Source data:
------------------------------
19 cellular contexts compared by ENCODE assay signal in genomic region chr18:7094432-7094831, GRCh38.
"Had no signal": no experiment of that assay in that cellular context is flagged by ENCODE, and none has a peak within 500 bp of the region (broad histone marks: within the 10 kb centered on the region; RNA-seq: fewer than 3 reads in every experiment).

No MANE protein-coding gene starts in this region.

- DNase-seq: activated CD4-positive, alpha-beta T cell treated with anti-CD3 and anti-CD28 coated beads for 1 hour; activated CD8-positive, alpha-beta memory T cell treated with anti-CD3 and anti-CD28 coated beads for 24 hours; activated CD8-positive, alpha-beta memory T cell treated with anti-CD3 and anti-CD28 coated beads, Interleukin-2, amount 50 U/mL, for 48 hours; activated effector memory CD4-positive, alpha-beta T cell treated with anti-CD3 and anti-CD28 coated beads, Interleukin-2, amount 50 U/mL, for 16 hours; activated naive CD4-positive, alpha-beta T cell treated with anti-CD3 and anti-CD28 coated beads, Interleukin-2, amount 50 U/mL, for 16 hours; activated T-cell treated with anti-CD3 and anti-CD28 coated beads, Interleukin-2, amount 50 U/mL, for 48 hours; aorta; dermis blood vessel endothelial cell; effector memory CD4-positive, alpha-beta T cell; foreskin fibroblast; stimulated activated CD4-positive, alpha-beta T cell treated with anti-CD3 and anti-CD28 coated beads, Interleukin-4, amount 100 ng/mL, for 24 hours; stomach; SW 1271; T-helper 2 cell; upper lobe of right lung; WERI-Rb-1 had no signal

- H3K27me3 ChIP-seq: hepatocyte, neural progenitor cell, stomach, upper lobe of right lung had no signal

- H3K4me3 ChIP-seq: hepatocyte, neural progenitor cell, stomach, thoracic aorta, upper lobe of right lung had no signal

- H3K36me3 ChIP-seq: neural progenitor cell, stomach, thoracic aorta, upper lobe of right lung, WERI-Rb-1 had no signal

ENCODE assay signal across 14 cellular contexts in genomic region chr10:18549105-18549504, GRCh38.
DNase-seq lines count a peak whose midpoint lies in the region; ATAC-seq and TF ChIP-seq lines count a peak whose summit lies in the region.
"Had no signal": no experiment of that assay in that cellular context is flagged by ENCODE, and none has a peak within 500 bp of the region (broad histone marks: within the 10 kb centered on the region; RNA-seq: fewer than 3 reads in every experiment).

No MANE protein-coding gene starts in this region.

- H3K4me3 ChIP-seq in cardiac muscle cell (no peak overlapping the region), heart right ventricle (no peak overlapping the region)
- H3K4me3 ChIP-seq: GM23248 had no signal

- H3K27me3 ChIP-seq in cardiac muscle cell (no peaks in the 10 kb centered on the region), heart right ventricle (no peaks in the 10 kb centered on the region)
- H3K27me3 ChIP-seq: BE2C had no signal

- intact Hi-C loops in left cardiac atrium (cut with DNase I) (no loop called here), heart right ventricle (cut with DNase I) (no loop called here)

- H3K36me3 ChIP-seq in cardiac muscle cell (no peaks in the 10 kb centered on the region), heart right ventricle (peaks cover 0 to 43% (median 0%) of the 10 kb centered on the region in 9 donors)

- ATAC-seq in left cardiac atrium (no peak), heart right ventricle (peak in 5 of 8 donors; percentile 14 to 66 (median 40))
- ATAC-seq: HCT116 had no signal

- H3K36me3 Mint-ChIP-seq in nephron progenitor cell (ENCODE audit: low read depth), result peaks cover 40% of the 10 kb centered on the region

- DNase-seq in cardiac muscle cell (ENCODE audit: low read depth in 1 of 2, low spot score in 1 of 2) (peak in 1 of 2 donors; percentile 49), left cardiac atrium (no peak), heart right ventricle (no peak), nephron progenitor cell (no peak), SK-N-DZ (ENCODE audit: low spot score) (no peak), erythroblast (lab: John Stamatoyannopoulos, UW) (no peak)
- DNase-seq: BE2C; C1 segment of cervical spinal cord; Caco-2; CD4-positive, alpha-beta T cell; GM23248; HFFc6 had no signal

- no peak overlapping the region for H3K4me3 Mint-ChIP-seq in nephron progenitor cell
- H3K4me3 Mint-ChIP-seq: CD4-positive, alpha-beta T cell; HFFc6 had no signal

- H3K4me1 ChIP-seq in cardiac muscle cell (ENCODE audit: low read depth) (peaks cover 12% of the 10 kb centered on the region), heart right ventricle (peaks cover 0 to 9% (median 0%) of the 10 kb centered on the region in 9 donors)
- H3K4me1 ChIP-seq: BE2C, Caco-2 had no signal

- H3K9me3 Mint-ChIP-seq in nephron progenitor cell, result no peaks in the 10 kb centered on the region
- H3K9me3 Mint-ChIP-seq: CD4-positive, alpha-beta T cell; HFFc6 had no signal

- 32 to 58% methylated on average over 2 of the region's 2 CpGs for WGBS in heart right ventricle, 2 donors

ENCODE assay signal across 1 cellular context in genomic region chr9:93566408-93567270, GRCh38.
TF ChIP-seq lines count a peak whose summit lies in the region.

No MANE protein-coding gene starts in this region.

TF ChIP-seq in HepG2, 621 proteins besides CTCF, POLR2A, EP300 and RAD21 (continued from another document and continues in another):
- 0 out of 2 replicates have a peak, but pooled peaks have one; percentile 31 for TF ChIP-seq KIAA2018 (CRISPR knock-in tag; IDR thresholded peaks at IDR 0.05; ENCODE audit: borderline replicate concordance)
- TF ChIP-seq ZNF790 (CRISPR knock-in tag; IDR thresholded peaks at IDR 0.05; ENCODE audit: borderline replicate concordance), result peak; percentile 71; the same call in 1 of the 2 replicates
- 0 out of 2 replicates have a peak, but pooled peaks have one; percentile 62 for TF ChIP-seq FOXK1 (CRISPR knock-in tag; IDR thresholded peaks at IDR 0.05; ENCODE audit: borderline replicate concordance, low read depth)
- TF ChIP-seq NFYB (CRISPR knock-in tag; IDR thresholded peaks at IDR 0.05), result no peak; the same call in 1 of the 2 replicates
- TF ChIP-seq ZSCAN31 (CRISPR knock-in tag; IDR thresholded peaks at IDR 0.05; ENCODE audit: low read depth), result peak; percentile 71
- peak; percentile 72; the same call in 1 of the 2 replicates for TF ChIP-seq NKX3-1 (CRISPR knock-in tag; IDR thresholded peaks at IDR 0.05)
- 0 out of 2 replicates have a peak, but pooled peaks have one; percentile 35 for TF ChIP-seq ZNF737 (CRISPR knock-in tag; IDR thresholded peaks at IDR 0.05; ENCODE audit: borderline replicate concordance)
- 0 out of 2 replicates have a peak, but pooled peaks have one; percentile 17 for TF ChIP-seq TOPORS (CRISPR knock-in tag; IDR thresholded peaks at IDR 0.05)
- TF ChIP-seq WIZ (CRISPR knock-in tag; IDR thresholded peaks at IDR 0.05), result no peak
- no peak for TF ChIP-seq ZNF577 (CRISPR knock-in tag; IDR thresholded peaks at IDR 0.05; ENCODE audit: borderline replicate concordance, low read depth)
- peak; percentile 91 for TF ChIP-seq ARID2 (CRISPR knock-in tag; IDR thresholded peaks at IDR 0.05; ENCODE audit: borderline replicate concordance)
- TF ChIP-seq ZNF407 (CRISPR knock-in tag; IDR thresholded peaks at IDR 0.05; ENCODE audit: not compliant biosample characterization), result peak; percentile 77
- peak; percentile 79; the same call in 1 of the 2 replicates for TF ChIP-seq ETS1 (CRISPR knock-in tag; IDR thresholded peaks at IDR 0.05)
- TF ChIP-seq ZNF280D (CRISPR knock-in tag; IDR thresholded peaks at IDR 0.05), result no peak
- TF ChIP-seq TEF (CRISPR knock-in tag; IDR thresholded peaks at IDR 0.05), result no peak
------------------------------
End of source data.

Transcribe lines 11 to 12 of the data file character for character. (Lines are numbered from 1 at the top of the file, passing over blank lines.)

No MANE protein-coding gene starts in this region.

- H3K4me3 ChIP-seq in cardiac muscle cell (no peak overlapping the region), heart right ventricle (no peak overlapping the region)